• For a few days earlier this year, rogue GitHub apps could have hijacked countless repos

    A GitHub bug could have been exploited earlier this year by connected third-party apps to hijack victims' source-code repositories.

    For almost a week in late February and early March, rogue applications could have generated scoped installation tokens with elevated permissions, allowing them to gain otherwise unauthorized write or administrative access to developers' repos. For example, if an app was granted read-only access to an organization or individual's code repo, the app could effortlessly escalate that to read-write access.

    This security blunder has since been addressed and before any miscreants abused the flaw to, for instance, alter code and steal secrets and credentials, according to Microsoft's GitHub, which assured The Register it's "committed to investigating reported security issues."

    This is good news, because according to Aqua Security researchers, exploitation would have had a massive impact on "basically everyone." In effect, this is a near hit for the industry as miscreants could have exploited the hole to exfiltrate cloud credentials from private repos or potentially tamper with software projects.

  • Google Releases Security Updates for Chrome | CISA

    Google has released Chrome version 103.0.5060.53 for Windows, Mac, and Linux. This version addresses vulnerabilities that an attacker could exploit to take control of an affected system.

TrueNAS SCALE adds SMB Clustering and HA in 2nd Major Update

Filed under
Security
BSD

TrueNAS SCALE 22.02.2 (“Angelfish”) was released today after the previous versions were deployed on over 20,000 active systems. TrueNAS SCALE 22.02.2 includes the completion of SMB clustering and the delivery of High Availability (HA) on TrueNAS M-Series systems. This release is complemented by the new functionality in TrueCommand that provides wizards for creating SMB clusters.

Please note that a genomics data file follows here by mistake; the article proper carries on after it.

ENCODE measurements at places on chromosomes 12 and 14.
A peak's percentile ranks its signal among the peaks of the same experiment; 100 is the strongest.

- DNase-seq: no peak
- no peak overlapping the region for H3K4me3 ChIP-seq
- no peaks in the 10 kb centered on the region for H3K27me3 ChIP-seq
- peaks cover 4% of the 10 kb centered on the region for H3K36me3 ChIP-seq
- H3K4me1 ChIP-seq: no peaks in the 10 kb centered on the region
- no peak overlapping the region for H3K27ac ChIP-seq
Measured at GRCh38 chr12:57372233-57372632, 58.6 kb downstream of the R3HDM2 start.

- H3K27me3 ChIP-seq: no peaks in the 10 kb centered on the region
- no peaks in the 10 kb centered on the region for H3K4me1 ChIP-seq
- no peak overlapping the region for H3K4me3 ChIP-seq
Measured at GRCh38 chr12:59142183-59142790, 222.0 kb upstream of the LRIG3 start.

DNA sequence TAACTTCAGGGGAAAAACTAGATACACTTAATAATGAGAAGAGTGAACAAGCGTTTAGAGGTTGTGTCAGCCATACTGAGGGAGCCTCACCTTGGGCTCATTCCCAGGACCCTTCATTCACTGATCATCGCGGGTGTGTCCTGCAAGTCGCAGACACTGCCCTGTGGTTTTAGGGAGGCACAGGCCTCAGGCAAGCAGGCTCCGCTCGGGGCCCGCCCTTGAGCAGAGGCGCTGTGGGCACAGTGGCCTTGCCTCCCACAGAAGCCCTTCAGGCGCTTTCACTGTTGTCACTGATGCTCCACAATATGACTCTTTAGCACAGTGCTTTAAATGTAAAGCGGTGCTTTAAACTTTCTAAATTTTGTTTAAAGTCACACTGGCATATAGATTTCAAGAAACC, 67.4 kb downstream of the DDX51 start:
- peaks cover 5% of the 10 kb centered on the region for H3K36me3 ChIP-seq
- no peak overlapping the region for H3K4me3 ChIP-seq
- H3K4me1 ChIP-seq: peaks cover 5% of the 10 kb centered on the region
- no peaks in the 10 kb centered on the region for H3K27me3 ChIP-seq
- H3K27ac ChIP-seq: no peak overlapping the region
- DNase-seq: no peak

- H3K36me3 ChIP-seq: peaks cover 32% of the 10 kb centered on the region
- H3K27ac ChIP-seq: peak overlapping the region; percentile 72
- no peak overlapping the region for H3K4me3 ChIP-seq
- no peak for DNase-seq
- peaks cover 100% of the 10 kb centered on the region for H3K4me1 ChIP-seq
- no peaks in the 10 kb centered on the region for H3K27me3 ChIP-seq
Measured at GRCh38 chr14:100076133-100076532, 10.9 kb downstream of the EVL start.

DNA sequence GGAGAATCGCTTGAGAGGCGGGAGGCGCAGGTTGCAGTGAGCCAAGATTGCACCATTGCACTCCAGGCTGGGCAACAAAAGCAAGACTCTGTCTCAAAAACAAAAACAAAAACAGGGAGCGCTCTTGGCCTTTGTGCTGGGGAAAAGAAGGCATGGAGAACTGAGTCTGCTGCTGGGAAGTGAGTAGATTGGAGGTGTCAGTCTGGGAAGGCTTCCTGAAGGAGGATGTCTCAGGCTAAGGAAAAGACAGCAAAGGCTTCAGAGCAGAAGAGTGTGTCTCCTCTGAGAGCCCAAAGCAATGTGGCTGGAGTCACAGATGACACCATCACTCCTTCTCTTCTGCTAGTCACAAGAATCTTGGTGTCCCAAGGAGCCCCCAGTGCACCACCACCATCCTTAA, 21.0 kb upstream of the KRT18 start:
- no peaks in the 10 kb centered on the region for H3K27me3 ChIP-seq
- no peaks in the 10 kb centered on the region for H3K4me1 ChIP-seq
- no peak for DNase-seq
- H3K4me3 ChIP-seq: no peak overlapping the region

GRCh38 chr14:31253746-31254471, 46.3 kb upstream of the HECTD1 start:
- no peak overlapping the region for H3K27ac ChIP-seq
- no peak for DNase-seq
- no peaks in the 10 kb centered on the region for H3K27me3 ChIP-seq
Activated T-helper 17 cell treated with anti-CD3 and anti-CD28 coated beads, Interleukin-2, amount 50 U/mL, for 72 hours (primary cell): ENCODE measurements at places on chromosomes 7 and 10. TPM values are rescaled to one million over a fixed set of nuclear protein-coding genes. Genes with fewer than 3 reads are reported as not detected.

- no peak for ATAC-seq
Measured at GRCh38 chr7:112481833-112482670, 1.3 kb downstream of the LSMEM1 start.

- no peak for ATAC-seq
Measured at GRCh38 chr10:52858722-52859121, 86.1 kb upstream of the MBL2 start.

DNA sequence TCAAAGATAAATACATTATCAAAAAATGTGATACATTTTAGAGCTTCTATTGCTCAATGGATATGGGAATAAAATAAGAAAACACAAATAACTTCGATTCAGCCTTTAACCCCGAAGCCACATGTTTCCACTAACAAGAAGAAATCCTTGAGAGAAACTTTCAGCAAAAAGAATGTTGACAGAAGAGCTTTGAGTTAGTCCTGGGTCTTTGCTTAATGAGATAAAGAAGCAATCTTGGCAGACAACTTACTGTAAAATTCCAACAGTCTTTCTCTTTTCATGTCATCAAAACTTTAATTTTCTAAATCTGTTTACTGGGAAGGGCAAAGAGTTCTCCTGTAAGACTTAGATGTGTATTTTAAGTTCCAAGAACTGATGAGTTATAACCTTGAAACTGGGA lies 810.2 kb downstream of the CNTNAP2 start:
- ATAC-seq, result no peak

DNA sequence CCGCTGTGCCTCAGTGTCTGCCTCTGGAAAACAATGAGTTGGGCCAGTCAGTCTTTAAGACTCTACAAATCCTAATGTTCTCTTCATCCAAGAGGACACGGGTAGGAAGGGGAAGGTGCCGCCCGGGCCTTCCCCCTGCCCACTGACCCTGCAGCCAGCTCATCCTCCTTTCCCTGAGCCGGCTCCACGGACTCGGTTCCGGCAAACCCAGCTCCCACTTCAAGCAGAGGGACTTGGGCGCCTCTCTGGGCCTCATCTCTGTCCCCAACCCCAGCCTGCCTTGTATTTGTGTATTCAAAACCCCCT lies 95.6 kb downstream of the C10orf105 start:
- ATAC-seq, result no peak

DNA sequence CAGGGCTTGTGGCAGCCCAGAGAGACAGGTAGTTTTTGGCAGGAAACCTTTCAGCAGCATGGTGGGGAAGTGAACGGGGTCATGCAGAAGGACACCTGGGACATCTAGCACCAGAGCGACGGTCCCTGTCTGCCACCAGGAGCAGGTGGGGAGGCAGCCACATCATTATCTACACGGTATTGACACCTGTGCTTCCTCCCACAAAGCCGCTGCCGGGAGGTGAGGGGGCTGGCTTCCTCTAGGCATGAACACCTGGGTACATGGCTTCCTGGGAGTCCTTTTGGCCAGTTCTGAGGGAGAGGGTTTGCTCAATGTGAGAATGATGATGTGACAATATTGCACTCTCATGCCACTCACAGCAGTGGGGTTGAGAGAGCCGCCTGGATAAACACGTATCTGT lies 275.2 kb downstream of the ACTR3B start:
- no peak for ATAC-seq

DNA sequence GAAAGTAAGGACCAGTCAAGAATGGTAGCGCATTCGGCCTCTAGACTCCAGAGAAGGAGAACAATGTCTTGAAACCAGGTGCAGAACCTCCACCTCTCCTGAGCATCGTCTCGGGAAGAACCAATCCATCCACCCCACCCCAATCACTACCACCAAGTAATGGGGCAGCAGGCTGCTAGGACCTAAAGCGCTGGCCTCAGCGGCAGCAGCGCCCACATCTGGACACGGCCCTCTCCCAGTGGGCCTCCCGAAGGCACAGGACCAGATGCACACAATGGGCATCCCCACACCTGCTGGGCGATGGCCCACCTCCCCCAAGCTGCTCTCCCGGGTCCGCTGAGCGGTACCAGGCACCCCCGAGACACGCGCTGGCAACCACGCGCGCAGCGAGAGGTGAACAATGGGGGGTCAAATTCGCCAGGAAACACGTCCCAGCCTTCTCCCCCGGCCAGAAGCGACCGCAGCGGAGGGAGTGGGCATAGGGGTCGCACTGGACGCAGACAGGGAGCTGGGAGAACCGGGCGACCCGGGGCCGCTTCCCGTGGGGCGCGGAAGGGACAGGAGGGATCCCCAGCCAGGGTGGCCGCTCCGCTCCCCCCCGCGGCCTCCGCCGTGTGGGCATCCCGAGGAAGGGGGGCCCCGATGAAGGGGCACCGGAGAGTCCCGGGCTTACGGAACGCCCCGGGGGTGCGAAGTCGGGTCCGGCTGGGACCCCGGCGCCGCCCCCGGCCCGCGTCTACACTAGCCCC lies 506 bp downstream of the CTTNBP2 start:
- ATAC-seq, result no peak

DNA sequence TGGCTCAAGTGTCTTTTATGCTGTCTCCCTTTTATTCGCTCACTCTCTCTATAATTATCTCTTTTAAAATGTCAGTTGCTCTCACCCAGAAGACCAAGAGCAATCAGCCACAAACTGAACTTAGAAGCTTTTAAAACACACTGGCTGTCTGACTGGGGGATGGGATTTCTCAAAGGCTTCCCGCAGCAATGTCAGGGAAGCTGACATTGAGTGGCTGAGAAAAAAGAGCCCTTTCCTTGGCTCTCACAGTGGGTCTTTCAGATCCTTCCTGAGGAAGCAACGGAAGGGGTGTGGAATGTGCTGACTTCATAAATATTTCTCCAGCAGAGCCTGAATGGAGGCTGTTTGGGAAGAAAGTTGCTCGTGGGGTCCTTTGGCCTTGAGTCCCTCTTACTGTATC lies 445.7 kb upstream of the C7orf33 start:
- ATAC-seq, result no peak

TrueNAS SCALE continues with system count growth at over 100% per quarter since the start of the BETA process in mid 2021. There is widespread adoption by Linux admins and great feedback as TrueNAS SCALE matures.

Read more

Proprietary Failures

Filed under
Security
Misc
  • Cloudflare outage brings hundreds of sites, services temporarily offline

    The company faced similar issues last week when an outage in the India region caused several services including Discord, Shopify, Canva and GitLab to suffer from network performance issues across India, Indonesia and Eastern Europe.

  • Microsoft’s Outlook email taken down by global internet outage

    According to website monitoring service Down Detector, affected users are seeing messages telling them they have been unable to connect to a server, and are struggling to connect to the service from across a range of devices.

    The monitoring service showed it began receiving reports of problems at around 9am on Tuesday.

  • Microsoft Outlook outage: Email service down with company working on fix after service inaccessible

    However, the outage appears to be unrelated to an issue at web infrastructure firm Cloudflare which took a large number of popular websites offline earlier on Tuesday morning.

  • Former NSA chief warns of Russian cyberattacks against US financial sector

    Alexander made his remarks during a cyber webinar hosted by IronNet, a cybersecurity firm founded and led by the retired general. Alexander was joined by other panelists who discussed several key issues, including how nation-state threat actors such as Russia will use cyber as a weapon to target banks and other financial institutions.

    Following the invasion of Ukraine, the U.S. and Western Europe imposed crippling economic sanctions against Russia, including cutting the country off from roughly $600 billion in reserves held by the Central Bank of Russia, suspending its access to the U.S. dollar and banning the state banks from using SWIFT, a messaging system used by banks to conduct international transactions.

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today's howtos